Recent Tora Bora action and bin Laden

NBC News:


When the operation began in early August there was no expectation that Bin Laden or Zawahiri would be there, say U.S. military and intelligence officials. Instead, there was intelligence of a pre-Ramadan gathering of al Qaeda including "leadership" in Tora Bora. Senior officials in the U.S. and Pakistan tell NBC News that planning for the attacks intensified around Aug. 10 once analysts suggested that either Bin Laden or Zawahiri may have be drawn to the conference at Tora Bora. (When U.S. forces attacked al Qaeda camps in August 1998, following the East Africa embassy bombings, Bin Laden was attending a pre-Ramadan conference of al Qaeda in the same general area of eastern Afghanistan).

While the intelligence did not provide “positively identification” that Bin Laden or Zawahiri were at the scene, there was enough other intelligence to suggest that one of the two men was there. Bin Laden and Zawahiri are not believed to have traveled together since mid-2003 for security reasons.

Another official said that intelligence analysts believed strongly that there was a high probability that “either HVT-1 or HVT-2 was there,” using U.S. intelligence descriptions — high value targets — for Bin Laden and Zawahiri. He added that while opinion inside the agency was divided, many believed it was Bin Laden rather than Zawahiri who was present. The reason: “They thought they spotted his security detail,” said the official, a large al Qaeda security detail — the kind of protection that would normally surround only Bin Laden, or Zawahiri.

Also, locals reported the presence of groups known to be part of Bin Laden’s security detail —Chechens, Uzbeks and other Arabs, men willing to die rather than surrender top al Qaeda officials.

The military operation included "several hundred" U.S. and Afghan ground forces, say officials. Elements from the 82nd Airborne blocked off escape routes through the mountains on the Afghanistan side of the border, while helicopters inserted U.S. Navy Seals at night. The Seals pinpointed enemy positions and called in air strikes; the 82nd came in and "mopped up."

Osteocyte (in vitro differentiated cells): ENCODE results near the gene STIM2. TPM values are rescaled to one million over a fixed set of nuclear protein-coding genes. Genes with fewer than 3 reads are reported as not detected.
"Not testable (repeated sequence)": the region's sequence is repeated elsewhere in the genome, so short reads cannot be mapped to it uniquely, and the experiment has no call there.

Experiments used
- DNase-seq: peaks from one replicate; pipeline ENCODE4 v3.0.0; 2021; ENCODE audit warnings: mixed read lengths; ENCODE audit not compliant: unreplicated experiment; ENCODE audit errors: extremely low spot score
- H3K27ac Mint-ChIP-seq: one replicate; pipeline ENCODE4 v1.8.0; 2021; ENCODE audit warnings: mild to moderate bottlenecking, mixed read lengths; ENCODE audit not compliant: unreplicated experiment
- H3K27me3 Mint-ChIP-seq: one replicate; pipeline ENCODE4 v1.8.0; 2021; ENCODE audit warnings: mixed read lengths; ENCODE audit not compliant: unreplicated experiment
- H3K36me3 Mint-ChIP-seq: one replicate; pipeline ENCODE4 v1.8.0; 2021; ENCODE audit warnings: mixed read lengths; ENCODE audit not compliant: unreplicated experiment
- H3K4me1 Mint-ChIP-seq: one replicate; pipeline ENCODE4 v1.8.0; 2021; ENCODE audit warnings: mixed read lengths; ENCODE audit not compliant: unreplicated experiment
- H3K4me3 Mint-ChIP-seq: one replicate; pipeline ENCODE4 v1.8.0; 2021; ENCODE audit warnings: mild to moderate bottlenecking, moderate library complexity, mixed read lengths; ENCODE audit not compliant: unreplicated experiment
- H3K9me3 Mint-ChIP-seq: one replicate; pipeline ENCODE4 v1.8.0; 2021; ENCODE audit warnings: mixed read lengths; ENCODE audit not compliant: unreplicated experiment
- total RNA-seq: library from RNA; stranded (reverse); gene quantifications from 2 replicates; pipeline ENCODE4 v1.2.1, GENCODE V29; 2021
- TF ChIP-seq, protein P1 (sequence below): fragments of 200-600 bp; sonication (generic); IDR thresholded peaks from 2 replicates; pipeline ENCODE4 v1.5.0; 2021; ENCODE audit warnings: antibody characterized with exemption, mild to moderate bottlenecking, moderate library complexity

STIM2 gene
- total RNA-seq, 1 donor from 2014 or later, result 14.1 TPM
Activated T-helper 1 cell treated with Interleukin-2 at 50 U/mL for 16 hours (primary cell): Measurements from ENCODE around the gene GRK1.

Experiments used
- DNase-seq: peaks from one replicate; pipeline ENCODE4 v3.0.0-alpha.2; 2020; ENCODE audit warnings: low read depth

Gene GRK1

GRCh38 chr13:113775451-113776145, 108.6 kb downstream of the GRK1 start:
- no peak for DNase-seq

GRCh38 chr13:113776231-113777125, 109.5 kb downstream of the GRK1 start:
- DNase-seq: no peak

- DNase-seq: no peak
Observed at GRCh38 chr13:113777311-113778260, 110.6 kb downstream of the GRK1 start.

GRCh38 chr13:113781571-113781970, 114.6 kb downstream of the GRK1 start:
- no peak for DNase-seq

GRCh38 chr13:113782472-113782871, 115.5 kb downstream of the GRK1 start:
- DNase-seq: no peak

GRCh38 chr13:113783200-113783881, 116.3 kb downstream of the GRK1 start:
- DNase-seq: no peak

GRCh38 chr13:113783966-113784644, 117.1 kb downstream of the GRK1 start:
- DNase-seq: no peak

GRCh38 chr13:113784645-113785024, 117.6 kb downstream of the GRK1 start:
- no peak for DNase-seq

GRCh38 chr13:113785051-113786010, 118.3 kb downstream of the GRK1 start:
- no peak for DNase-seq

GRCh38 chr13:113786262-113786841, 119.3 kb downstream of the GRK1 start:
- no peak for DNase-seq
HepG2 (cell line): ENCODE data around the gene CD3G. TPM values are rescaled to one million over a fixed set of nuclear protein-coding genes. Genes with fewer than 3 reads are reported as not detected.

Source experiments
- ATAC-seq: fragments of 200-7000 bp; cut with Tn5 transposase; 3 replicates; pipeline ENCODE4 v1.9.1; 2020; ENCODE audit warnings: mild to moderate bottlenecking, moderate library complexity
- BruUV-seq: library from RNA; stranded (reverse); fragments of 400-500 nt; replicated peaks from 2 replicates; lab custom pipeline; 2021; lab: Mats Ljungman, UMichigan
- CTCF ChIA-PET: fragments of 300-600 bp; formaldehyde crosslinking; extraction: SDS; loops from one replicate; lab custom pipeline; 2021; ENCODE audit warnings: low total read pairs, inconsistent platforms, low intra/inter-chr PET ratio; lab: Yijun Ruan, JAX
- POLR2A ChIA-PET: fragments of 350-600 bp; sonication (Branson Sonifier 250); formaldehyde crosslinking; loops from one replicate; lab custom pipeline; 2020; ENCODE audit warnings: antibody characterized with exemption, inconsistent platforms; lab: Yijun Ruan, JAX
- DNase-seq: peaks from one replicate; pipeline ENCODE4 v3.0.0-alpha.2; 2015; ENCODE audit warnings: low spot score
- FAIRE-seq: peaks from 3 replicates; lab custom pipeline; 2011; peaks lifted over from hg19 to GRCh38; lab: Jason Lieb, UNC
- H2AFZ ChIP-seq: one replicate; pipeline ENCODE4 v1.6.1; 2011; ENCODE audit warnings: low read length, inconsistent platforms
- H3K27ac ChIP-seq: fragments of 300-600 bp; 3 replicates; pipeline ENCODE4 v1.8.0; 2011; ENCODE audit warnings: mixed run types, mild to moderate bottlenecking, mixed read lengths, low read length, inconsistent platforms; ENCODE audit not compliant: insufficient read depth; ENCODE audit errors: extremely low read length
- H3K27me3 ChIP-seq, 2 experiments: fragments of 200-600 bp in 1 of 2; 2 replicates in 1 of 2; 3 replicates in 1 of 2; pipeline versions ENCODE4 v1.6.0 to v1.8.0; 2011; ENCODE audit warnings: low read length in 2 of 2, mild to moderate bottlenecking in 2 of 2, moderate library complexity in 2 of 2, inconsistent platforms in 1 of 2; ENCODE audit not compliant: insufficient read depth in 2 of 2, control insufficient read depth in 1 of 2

On the other side of the border, a senior Pakistani official says the U.S. military helped thousands of Pakistani forces — including their elite commando units — set up a blockade to sweep up any al Qaeda fleeing Afghanistan.


What happened this time? Military officials admit there were unidentified "planning and coordination problems" even before it got to execution, “primarily between the operators and the generals who give the go-orders” added an intelligence official. A company of the 82nd Airborne was brought in since a Ranger team trained in special operations was not available. But the combination of the “dark side” — the SEALs — and the conventional — the 82nd Airborne — didn't work. "They didn't gel," said the military official. There was "a lack of responsiveness to the intelligence and a lack of aggressiveness."

Michael Sheehan, a former Army Special Operations colonel and counter terrorism ambassador, says he is not surprised.

“Our response is normally too big, too slow, too cumbersome and too risk adverse and those factors normally come from Washington,” said Sheehan.
“The operators normally want to go in much smaller, much more low profile in order to be able to get to the target without being identified and as those plans go up the chain of command they normally get much bigger and much more cumbersome.”


The story suggest that some of the better assets were working operations in Iraq at the time and that the 82nd Airborne did not mesh well with the special forces troops. They don't explain what this means but we can speculate that it meant the bad guys got away again.

When the latest Tora Bora action started it was shortly after tribal leaders in Pakistan chased about 500 Uzbek fighters from their area and there was some speculation that they wound up at Tora Bora. If they had bin Laden and Zawahiri with them that would have been a real bonus for the operation. The story does not indicate what casualties were inflicted on the al Qaeda forces by the operation. It would be surprising if there were not significant casualties, but so far reports on the operation have been pretty quite. Perhaps this story is an attempt to explain what was going on, but it still leaves a lot of unanswered questions.

Dr. Rusty at the Jawa Report thinks the high value target was Abu-Yahya Al Libi. He describes al Libi as the current military commander of al Qaeda.


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